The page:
Today the BMA has shared interim findings from the Association’s Racism in Medicine survey and these reveal that doctors from all ethnic minority backgrounds consider racism a problem in the medical profession.
With over 2000 responses from doctors and medical students across the UK, the BMA believes the survey to be one of the largest of its kind on the experience of racism in the medical profession and workplace. Just over 90% of Black and Asian respondents, 73% Mixed and 64% of White respondents said racism in the medical profession is an issue.
Ahead of the publication of the BMA’s full ‘Anti-Racism in Medicine report’, in Spring 2022, the Association is sharing headline findings which show a high level of racist incidences occurring within the health service.
- 75.6% of the doctors surveyed experienced racism at least once in the last two years, with 17.4% experiencing these racist incidents on a regular basis.
- The survey also shows a low-level of reporting for racist incidents, with 71% of doctors who experienced racism choosing not to report it to anyone due to a lack of confidence that the incident would be addressed or, and a fear they would be labelled ‘troublemakers’.
- 20% who had experienced racism reported racist behaviour from patients.
The survey also exposes the wider implication of racist experiences with:
- Nearly 20% of doctors said that they either considered leaving (13.8%) or left their job (5.6%) within the past two years due to race discrimination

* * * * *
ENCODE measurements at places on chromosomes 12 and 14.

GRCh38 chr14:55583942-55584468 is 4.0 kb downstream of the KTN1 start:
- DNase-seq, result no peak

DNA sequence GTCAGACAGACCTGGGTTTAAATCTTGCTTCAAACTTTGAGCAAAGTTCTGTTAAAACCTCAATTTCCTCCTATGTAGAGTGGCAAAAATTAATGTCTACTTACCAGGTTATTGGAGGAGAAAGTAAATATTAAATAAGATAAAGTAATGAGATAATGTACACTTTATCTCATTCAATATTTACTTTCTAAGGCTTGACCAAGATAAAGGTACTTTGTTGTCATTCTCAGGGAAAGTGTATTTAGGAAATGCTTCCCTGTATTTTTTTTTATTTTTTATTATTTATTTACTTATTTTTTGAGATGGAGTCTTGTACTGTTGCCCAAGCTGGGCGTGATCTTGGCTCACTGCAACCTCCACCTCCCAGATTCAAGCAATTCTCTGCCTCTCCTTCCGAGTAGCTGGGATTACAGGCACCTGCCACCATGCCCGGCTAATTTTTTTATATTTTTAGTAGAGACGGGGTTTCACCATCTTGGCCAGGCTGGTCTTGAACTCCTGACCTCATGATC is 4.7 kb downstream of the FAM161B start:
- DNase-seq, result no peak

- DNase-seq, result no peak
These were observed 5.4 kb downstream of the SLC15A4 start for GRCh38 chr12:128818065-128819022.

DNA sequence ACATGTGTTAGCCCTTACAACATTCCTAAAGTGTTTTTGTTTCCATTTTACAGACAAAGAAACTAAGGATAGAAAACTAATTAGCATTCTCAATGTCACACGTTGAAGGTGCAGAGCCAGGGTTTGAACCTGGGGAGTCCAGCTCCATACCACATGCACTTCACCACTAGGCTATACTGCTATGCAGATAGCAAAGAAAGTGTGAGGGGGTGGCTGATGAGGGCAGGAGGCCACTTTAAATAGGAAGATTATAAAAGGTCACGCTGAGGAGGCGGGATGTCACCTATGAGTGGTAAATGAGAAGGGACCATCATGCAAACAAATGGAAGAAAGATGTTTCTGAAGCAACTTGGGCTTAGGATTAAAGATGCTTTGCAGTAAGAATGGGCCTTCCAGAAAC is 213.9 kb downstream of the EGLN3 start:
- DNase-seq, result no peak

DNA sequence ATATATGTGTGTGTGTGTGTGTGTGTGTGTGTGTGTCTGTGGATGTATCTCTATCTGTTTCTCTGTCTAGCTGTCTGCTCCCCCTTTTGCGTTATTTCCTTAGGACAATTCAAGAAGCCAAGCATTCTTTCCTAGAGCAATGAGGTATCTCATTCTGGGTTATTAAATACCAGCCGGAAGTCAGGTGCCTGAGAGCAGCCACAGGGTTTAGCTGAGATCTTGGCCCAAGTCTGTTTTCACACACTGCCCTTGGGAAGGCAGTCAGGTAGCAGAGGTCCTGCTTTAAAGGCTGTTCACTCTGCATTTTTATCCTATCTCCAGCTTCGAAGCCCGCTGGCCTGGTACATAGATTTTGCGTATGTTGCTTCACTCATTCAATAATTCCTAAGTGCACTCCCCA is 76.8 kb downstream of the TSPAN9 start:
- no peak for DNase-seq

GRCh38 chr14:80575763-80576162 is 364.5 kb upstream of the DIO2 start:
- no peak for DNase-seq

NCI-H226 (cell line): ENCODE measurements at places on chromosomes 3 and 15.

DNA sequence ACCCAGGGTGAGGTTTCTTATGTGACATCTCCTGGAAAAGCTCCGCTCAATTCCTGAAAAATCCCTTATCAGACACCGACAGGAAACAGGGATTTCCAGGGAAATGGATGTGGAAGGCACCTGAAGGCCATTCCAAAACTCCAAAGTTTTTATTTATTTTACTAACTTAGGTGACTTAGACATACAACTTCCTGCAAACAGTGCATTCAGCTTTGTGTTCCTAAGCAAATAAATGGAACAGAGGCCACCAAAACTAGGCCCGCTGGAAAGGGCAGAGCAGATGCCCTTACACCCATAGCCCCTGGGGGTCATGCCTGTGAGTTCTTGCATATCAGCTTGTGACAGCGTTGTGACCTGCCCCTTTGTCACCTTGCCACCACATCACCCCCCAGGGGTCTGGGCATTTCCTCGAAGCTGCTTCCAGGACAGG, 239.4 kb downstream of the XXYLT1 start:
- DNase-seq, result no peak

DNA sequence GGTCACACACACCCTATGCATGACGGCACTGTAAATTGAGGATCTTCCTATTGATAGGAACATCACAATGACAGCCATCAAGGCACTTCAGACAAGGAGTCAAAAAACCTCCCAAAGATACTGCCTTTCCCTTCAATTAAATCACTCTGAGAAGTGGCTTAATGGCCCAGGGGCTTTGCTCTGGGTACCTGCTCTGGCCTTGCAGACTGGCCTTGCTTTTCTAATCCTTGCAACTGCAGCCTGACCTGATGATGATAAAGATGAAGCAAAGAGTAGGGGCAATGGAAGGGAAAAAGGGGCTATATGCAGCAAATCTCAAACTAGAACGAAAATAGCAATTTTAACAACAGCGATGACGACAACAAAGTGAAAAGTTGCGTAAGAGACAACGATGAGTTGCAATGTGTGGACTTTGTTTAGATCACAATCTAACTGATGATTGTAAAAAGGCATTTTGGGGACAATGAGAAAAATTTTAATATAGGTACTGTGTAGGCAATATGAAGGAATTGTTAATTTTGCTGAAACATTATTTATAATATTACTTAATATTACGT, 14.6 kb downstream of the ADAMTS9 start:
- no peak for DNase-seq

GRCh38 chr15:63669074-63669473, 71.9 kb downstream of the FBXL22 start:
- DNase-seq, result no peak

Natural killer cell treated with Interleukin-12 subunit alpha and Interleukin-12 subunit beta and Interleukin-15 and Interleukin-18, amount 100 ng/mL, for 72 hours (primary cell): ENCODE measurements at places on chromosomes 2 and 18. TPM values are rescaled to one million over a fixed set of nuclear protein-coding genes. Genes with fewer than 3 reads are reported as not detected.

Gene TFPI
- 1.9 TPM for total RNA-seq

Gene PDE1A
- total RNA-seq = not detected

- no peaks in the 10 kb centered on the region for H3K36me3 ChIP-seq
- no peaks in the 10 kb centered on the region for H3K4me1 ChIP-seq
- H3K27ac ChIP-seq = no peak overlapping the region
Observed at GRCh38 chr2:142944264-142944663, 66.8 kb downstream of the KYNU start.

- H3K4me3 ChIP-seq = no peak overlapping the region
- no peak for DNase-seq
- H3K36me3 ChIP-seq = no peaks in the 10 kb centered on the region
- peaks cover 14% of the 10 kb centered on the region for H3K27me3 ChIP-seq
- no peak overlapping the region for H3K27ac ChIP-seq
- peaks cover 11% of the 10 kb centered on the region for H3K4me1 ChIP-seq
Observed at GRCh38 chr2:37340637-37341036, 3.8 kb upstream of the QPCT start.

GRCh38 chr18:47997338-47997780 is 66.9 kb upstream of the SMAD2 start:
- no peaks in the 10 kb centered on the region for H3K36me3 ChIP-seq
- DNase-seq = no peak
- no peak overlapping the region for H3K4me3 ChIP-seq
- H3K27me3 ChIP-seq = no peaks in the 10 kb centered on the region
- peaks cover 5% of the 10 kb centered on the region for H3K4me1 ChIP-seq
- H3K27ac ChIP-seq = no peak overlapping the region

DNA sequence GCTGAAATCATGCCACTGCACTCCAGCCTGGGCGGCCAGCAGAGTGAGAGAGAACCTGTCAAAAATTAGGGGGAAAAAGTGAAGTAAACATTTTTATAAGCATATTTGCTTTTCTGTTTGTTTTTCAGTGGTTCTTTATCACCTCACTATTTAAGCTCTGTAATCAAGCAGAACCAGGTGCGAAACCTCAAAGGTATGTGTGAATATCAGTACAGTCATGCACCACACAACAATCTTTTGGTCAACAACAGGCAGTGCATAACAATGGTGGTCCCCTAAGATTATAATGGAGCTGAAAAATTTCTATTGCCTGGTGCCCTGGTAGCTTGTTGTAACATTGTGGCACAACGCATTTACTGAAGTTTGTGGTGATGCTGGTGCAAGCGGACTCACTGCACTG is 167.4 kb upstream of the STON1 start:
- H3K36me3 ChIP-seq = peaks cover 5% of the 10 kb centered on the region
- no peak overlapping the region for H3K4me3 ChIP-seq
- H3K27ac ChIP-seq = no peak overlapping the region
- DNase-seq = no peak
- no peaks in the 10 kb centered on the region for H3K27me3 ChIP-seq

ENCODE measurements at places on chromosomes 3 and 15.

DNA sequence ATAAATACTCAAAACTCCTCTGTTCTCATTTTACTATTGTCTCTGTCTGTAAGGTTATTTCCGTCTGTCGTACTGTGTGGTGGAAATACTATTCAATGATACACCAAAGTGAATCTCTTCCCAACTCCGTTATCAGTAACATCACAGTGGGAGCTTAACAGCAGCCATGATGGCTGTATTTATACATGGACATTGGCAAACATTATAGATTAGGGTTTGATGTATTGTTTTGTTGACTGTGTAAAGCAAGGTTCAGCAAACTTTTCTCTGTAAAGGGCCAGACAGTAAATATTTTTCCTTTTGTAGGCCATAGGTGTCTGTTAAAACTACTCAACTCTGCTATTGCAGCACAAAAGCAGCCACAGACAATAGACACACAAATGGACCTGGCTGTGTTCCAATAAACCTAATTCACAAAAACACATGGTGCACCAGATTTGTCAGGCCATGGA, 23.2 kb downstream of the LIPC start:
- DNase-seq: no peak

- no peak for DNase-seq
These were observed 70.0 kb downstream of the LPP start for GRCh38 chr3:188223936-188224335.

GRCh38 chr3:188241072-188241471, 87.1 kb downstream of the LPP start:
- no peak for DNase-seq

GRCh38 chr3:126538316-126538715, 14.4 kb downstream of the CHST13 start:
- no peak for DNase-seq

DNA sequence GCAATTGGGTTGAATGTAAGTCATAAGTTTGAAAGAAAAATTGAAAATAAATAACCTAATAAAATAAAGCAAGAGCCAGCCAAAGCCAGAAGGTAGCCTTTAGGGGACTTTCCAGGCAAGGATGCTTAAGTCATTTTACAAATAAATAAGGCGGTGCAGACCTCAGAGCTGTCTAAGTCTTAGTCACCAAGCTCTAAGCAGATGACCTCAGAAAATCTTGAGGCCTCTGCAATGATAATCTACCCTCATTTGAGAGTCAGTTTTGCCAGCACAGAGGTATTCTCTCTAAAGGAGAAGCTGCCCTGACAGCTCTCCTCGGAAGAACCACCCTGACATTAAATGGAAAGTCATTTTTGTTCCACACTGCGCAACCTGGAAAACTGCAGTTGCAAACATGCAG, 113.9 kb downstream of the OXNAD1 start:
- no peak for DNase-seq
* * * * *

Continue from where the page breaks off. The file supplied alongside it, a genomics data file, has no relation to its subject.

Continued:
- Nearly 60% of doctors who experienced racism said that the incident had negatively impacted their wellbeing including causing depression, anxiety, and increased stress levels
- 59.7%, Asian 57.3% Black, 45.1%, Mixed and 36.3% White non-British respondents saw racism as a barrier to career progression compared to just 4.2% of White British respondents.
Dr Chaand Nagpaul, BMA chair of council, said: “The results from this survey, though interim, show unacceptable levels of racism within the NHS which cannot be ignored.
“Doctors from ethnic minority backgrounds and those who qualified outside the UK but are registered to practice here, want to focus on caring for patients, without the burden of abuse that comes from demoralising and often debilitating experiences of racism in the workplace.